Posts Tagged ‘Golden eagle’

Those ‘Wild Kingdom’ moments

June 20, 2009

The past few days have reminded me of that television show many of us watched every Sunday evening when we were kids: ‘Wild Kingdom.” Only none of this was on TV.

 

Last Thursday while weeding the flower bed along the front porch I put the back of my hand against a real, live rattlesnake. The snake moved, I think to coil, but never rattled. I sprung back off my feet and when I landed I was a several feet back. (I later found my sunglasses against the barn even farther away.)

 

Thursday one of my son’s speech therapists, Ally, and I took Harrison fishing at a pond on a nearby neighbor’s ranch. As we were setting up the fishing rod, we heard flapping and screeching, and looked skyward to see two golden eagles attacking a blue heron. The eagles knocked the heron to the ground on the bank opposite us. As they dove, the heron flopped over into the water. I thought for sure the heron was mortally wounded. I waved my arms and yelled at the eagles and they reluctantly gave up the hunt. The heron flew a few feet and settled back in the water along the bank. Then a few moments later it took flight and winged away.

 

Early Friday morning I woke up to the sound of an alarmed chicken. I walked outside and caught a coyote chasing one of my hens in the front yard. My dog Sam zoomed out the door and chased the coyote away, but then the coyote spun around and attacked Sam.

 

Sam backed off and the coyote ran in the opposite direction. Sam once again chased (all the while I was yelling at my dog to stop but he was practicing selective hearing). The snarling coyote once again turned and charged the dog. This went on about four times before I headed up to haze the coyote away. It was last seen galloping across the pasture. All chickens have been accounted for.

 

Recently I found a dead pigeon along the side of the road in a neighboring subdivision where I often run. The bird seemed large and was brilliantly colored. I turned it over and found a deep cut just above the breast. I turned around and looked up — power lines. Obviously the bird had flown right into a wire.

 

But the real mystery remained: What’s a pigeon doing up here in the Wet Mountains? I went home and did a little research, finding a description of the wild bandtailed pigeon on the Internet. The next day I ran back over and checked the bird again. Sure enough, it had orange legs, and an orange beak with a black tip. The dead pigeon was a wild bandtail.

Corral panels, eagles and mules

November 24, 2008

How to straighten out corral panels

fixedpanelMy friend and favorite old rancher guy, the late Virgil Lawson, once told me how to straighten out a bent steel corral panel — by driving a truck over it. I’ve been eying a bent panel since a horse snafu over at the ranch earlier this summer. So today I decided to give it a try. I set the panel down in the driveway and lined my truck tire over the most-bent round tube. Well, it straightened out the panel, all right, but it also flattened the round tubing and left a herringbone tire-tread pattern in the metal! I thought I heard Virgil’s hearty laugh from somewhere up in the sky, but the truck certainly took the bow out of that panel.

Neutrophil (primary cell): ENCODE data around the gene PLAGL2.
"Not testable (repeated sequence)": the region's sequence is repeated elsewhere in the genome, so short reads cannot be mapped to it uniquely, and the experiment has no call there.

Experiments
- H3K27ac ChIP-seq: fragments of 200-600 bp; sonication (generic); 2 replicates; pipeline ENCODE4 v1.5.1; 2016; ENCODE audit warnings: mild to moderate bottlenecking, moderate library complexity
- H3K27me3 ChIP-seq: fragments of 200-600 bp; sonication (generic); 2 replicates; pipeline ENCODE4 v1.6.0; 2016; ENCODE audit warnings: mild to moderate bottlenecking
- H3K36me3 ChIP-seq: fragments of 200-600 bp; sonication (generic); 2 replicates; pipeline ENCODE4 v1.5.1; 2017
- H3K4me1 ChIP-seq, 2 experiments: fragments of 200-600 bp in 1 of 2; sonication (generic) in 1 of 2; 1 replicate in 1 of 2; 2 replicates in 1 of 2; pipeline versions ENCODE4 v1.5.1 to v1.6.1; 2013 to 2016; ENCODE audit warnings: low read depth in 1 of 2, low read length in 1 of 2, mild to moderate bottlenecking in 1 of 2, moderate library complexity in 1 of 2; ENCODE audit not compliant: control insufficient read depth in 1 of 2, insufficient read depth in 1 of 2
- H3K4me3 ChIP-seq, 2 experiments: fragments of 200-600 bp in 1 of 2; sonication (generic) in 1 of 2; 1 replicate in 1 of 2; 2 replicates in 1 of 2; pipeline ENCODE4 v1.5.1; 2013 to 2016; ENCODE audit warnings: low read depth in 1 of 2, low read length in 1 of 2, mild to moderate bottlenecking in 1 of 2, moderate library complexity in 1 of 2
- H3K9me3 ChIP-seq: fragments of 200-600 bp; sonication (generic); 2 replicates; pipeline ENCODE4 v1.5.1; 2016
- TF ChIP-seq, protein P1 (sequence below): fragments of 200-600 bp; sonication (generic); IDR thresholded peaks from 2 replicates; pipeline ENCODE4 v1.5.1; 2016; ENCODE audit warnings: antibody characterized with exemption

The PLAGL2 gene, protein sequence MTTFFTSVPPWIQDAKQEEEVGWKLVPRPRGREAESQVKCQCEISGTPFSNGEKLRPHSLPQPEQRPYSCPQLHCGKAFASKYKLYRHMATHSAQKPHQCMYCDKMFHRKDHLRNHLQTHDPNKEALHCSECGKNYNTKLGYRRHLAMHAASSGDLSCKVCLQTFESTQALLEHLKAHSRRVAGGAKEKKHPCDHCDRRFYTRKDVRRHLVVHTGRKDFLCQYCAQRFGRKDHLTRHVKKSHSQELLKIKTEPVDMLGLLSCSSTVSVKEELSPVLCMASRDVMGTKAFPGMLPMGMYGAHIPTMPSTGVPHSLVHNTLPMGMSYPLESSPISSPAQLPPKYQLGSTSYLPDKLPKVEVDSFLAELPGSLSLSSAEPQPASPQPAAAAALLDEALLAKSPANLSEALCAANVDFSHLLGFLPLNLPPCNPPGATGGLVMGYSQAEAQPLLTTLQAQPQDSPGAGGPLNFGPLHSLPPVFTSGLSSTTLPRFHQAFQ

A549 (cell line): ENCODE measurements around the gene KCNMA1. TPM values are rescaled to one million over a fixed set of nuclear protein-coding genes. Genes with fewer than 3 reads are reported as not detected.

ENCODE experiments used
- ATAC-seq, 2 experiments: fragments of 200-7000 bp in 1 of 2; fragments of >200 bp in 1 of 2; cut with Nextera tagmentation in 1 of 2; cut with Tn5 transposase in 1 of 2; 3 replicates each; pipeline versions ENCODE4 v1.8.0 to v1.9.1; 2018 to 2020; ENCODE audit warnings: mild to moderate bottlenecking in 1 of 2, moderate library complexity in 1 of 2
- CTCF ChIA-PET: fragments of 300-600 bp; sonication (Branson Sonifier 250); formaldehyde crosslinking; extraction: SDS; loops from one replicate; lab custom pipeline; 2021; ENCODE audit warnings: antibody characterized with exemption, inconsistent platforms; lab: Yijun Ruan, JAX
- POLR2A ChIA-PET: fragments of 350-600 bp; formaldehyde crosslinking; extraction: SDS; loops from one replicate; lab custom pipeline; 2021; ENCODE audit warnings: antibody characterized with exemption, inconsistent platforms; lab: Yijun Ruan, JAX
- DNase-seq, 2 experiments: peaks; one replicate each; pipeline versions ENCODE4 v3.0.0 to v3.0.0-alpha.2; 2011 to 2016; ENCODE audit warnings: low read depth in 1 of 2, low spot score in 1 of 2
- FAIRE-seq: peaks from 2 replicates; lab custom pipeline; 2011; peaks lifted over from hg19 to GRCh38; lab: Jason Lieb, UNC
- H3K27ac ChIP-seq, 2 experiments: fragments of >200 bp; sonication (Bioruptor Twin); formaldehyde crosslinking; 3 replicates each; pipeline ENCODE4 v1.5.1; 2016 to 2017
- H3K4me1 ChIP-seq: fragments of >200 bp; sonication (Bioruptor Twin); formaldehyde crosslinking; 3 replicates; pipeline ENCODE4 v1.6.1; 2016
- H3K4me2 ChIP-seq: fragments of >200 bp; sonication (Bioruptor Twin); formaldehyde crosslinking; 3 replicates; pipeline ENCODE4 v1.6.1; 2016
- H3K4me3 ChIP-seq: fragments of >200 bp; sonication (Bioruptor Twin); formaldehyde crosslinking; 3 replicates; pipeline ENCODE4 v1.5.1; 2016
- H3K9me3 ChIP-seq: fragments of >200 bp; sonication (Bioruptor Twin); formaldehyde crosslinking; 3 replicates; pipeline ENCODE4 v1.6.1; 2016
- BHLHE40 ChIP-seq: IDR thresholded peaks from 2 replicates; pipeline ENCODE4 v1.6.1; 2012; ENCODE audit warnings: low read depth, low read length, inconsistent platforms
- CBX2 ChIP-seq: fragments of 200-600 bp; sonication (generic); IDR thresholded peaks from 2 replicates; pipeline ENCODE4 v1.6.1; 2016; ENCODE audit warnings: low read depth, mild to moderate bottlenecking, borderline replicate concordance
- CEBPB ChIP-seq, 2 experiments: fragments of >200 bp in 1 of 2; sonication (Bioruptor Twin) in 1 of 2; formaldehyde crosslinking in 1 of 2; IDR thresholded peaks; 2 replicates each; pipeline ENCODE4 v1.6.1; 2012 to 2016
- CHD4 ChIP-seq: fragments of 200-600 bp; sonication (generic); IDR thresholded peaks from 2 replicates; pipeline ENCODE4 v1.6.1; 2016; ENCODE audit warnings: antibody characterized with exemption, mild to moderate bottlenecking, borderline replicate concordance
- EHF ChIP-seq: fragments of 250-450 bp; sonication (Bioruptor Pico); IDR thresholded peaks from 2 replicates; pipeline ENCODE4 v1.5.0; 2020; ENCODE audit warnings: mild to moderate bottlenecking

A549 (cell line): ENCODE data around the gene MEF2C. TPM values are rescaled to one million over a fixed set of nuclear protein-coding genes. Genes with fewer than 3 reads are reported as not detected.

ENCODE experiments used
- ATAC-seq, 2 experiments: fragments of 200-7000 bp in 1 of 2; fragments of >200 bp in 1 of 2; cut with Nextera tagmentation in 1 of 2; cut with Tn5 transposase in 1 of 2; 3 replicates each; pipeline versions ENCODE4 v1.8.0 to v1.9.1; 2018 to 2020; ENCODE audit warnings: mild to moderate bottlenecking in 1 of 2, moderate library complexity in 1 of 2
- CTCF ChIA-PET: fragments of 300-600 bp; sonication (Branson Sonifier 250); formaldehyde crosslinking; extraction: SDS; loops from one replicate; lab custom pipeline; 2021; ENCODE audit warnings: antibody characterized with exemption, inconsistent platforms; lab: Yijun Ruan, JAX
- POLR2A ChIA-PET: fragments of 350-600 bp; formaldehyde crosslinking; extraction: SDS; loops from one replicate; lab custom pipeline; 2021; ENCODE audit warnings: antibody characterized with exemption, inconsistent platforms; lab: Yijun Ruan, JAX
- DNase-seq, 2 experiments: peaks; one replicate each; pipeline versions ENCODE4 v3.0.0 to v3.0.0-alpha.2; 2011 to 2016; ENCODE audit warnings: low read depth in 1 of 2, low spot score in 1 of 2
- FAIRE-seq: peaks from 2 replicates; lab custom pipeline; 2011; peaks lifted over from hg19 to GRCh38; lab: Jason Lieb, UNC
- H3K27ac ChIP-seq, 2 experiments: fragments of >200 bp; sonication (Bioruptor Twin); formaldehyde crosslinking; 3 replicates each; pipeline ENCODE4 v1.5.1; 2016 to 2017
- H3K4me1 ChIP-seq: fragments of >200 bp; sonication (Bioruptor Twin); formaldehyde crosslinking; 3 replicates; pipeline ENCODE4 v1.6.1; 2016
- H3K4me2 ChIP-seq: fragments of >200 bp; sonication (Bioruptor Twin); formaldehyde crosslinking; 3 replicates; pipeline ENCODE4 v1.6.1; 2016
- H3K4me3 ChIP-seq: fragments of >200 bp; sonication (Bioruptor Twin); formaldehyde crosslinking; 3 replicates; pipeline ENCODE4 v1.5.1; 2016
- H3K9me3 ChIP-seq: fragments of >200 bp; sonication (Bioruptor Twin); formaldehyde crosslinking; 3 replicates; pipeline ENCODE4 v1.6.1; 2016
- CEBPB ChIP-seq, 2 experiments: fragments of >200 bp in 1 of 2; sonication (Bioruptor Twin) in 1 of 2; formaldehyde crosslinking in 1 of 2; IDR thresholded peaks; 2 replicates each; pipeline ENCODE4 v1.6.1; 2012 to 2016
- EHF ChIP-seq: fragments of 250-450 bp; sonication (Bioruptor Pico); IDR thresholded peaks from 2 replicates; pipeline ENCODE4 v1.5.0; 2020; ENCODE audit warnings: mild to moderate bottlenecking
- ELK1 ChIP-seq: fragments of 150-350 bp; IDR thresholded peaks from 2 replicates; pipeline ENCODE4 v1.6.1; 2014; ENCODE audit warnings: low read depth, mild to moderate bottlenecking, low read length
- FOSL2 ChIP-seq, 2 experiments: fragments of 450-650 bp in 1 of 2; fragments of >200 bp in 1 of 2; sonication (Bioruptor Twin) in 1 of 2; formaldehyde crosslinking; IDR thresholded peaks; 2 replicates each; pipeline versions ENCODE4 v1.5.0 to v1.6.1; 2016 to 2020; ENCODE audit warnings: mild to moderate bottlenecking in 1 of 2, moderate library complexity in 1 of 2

The eagles have to eat too

My friend and neighbor Kevin called this morning and told me about a dead buck deer near here that had a golden eagle feeding on it. I drove over to take a look and found local Colorado Division of Wildlife District Wildlife Manager Justin Krall conducting an autopsy of sorts. He wanted to rule out the possibility the deer had been shot. With the hide peeled back, no bullet holes were revealed, though there was one small puncture in the skin. Oddly there appeared to be some slits in the carcass that were not accompanied by matching cuts to the hide. From what he saw, Justin thought the deer died from internal injuries, either from fighting with other bucks, or from a run-in with an automobile, though there was no evidence of skid marks or vehicle debris on the road nearby. He took the head to test for chronic wasting disease. He said that the DOW has tested about 300 deer from this area in the last year and found no cases of CWD.eaglesmall

Later I drove back to the scene and found the eagle had returned along with a flock of magpies. The big bird lifted off the carcass and landed in a nearby tree where I was able to get an up-close photograph.

Man dies in fall from mule

Condolences go out to the family and friends of a 65-year-old Custer County man who died last week after he was reportedly thrown from a mule while riding near his home in the Antelope Valley area southeast of town.

Apparently Jerry Gregory’s neck was broken in the fall, and while it’s been labeled a freak accident, it is a reminder of the dangerous nature of equine activities.

A mule is a hybrid between a horse and a donkey, and can be quicker and more powerful than either of its parents.

I’ve had horses try to unseat me, but it’s been the donkeys that have put me on the ground. Twice I was dumped when donkeys spooked. Another time I was riding a slight downhill at a trot when my burro Ace stumbled and literally went down on his nose, pitched me over his shoulder and nearly rolled over on top of me. I landed with my forehead and shoulder hitting simultaneously and scrambled mightily to get out of the way.

Despite these wrecks, I still prefer riding a donkey because they rarely buck and are not inclined to run away for great distances like a horse. Generally, if spooked, a donkey will run a short distance, then turn back to see what scared them. Usually you can ride it out until they stop.